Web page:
By Tara Cavanaugh
LANSING- More than three dozen students from area high schools took the state capitol by storm on Wednesday, telling their lawmakers they need to be protected.
The students, who take part in Riot Youth, an LGBTQQA program at Ann Arbor’s Neutral Zone, lobbied their representatives and senators to vote for an anti-bullying bill. Michigan is one of only six states that does not have an anti-bullying law.
There are two versions of the anti-bullying bill, one that lists specific classes of students to protect (including LGBT students), and another general bill that does not list any classes. The teens want lawmakers to vote for the one “with teeth.”
“We just really want to stress how important enumeration is to an anti-bullying bill because without enumeration, these bills pretty much don’t do anything, just lip service,” said Mishka Repaska, who attends Community High School in Ann Arbor. “We want to talk about how all students are going to be protected under this bill.” Repaska and a small group of the students were scheduled to talk with staffers of Sen. Joe Hune, R-22.
Another small group of the students talked with Sen. Rebekah Warren, D-18 and Sen. Randy Richardville, R-17. Sen. Glenn Anderson, D-6, met with the entire group of the students.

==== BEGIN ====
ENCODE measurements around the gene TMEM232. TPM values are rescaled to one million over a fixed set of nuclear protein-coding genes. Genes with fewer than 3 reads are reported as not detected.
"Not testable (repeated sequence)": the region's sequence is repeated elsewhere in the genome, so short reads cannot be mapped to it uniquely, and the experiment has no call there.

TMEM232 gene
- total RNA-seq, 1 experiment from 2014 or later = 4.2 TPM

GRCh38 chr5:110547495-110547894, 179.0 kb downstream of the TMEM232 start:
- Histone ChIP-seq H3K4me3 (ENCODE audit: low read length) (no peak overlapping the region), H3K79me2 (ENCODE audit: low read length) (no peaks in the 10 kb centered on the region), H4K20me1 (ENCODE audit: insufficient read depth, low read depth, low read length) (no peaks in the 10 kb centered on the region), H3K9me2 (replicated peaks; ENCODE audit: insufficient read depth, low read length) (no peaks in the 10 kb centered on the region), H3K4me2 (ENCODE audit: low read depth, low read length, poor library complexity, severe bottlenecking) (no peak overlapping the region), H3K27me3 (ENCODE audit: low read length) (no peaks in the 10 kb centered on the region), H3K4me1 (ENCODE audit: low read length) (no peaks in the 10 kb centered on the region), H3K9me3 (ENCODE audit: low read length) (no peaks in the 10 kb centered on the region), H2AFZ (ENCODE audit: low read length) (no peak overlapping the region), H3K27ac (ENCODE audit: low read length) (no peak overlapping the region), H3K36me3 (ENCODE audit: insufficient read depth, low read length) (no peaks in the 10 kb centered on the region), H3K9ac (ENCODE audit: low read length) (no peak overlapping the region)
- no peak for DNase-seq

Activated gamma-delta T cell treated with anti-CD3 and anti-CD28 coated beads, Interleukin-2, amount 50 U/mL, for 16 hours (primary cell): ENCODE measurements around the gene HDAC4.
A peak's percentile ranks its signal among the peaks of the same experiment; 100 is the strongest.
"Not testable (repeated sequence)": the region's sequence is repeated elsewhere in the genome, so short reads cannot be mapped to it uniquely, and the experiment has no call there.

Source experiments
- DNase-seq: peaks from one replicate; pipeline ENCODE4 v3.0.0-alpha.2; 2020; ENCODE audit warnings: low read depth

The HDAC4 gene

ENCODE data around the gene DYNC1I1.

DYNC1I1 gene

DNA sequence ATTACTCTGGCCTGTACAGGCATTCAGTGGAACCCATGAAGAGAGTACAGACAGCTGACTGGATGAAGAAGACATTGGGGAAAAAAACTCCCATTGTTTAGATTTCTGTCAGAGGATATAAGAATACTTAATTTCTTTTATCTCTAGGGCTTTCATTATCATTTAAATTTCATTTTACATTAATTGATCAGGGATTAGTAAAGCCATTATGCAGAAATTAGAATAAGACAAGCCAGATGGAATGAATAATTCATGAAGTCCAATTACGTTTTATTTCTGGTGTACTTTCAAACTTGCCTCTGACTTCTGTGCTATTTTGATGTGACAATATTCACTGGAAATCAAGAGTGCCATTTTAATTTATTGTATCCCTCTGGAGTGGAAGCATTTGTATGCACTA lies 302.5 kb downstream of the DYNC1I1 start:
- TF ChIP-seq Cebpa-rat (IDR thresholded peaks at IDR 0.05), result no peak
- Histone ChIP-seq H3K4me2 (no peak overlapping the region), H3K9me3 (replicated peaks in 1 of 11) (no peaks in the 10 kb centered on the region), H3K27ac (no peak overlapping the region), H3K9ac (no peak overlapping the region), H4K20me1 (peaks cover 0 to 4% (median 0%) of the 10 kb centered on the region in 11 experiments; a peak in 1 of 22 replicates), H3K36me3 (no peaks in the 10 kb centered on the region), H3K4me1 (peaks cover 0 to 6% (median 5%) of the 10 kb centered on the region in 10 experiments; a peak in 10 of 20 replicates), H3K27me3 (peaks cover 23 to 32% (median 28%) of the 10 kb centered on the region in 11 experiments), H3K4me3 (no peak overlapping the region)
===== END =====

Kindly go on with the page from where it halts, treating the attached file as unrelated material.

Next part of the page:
Before the students talked with their legislators, they also performed “Gayrilla Theater” in the glass rotunda in the Capitol building. The performance spells out the difficulties of being an LGBT teen in high school.
One by one, they ended the performance with this demand:
“You’ve heard some of our stories, but there are many more out there. It is your job to find them. Talk to students. Ask them about their stories. Help up access resources. Give us your time. Give us your protection. Help make schools safer for us. Help make everywhere safer for us. Help us create a caring community, in our district, in our county, in our state. Do right. Be adults!”
Rep Jeff Irwin, D-Ann Arbor, viewed the performance and thanked the students.
“Keep up your activism, doing what you’re doing, speaking up for the things you care about,” he said. “Sometimes you may feel that you’re walking through deep sand and you’re not getting a lot of traction. But let me tell you, when you look back in the review mirror you’ll realize you’ve gone quite a distance.”